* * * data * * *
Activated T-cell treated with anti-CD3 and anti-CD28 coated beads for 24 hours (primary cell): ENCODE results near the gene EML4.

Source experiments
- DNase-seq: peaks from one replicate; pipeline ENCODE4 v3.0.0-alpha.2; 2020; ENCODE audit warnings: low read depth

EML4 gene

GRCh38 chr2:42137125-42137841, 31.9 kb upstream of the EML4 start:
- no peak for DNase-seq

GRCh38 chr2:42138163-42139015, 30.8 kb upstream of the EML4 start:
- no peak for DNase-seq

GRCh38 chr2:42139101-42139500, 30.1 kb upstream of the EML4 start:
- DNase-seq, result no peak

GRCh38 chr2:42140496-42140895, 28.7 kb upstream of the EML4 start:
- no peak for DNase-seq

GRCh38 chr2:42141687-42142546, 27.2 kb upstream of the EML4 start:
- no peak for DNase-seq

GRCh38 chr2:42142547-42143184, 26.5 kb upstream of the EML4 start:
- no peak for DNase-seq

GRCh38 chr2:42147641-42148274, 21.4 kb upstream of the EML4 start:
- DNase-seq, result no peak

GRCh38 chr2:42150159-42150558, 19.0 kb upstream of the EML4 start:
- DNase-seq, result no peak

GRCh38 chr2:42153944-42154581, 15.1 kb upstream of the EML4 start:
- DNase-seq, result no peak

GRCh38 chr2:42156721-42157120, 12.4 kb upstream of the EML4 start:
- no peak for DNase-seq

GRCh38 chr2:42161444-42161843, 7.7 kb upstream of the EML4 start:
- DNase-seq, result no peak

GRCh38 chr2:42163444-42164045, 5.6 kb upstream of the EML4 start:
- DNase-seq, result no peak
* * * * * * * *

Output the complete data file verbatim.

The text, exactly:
Activated T-cell treated with anti-CD3 and anti-CD28 coated beads for 24 hours (primary cell): ENCODE results near the gene EML4.

Source experiments
- DNase-seq: peaks from one replicate; pipeline ENCODE4 v3.0.0-alpha.2; 2020; ENCODE audit warnings: low read depth

EML4 gene

GRCh38 chr2:42137125-42137841, 31.9 kb upstream of the EML4 start:
- no peak for DNase-seq

GRCh38 chr2:42138163-42139015, 30.8 kb upstream of the EML4 start:
- no peak for DNase-seq

GRCh38 chr2:42139101-42139500, 30.1 kb upstream of the EML4 start:
- DNase-seq, result no peak

GRCh38 chr2:42140496-42140895, 28.7 kb upstream of the EML4 start:
- no peak for DNase-seq

GRCh38 chr2:42141687-42142546, 27.2 kb upstream of the EML4 start:
- no peak for DNase-seq

GRCh38 chr2:42142547-42143184, 26.5 kb upstream of the EML4 start:
- no peak for DNase-seq

GRCh38 chr2:42147641-42148274, 21.4 kb upstream of the EML4 start:
- DNase-seq, result no peak

GRCh38 chr2:42150159-42150558, 19.0 kb upstream of the EML4 start:
- DNase-seq, result no peak

GRCh38 chr2:42153944-42154581, 15.1 kb upstream of the EML4 start:
- DNase-seq, result no peak

GRCh38 chr2:42156721-42157120, 12.4 kb upstream of the EML4 start:
- no peak for DNase-seq

GRCh38 chr2:42161444-42161843, 7.7 kb upstream of the EML4 start:
- DNase-seq, result no peak

GRCh38 chr2:42163444-42164045, 5.6 kb upstream of the EML4 start:
- DNase-seq, result no peak